"I don't care about our options," Mallory's voice quivered, "I just want as much time as I can get with you. At this point, I just want to be happy." With that, my heart sank. Though I was only trying to help her, this whole trip had been one of the most self-centered things I'd ever done. I searched for the words, but she had stolen them right from me. All but a few:
"I'm sorry, Mallory. I love you." I held her in my arms, and we just sat together in that embrace for a while. Though they were nearly imperceptible, the quiet whimpers of Mallory sobbing were all I could hear. After a few momemts, I wordlessly turned the car back on and started for home. Of course, not knowing where we were, it was a bit hard to tell if I was even going the right way. It became quite easy to tell I was going the wrong way, however, when the road suddenly ended out of nowhere. I gazed out at an expanse of lush, green fields. There were no other roads. There were no signs of civilization. There was nothing. I had never felt this kind of hopelessness before in my life. That's when I saw the sign far off in the distance.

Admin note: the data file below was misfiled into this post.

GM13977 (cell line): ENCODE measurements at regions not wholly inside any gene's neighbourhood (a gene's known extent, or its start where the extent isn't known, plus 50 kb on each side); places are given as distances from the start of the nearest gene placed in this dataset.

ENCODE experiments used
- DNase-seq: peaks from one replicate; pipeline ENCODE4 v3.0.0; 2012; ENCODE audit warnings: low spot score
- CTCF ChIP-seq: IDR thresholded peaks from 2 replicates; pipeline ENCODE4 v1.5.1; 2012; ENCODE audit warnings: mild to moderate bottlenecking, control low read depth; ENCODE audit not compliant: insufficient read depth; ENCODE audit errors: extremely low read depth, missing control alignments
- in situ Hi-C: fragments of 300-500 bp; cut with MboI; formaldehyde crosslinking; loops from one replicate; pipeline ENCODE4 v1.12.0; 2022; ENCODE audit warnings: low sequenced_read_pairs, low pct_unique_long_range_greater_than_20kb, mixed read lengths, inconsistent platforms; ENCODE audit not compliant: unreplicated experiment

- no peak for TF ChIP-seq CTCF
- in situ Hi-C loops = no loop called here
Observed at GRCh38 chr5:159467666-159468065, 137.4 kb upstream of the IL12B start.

Throughout my life, I've never been one to believe in anything I can't observe. I've never believed in God, or ghosts, or aliens, or anything like that. But, the moment my eyes fell on the word 'Anfarwol', messily painted on a plank of rotten wood, God became real. With a jolt, my head turned to Mallory in disbelief. She must have noticed it the same time I did, because she was already staring me dead in the eyes, her jaw hanging open with the kind of amazed disbelief that comes but a few times in a person's life. I sat there, searching for some way to gracefully ask if she wanted to investigate. She opened the car door and started walking. "Well," I thought, "that was easy."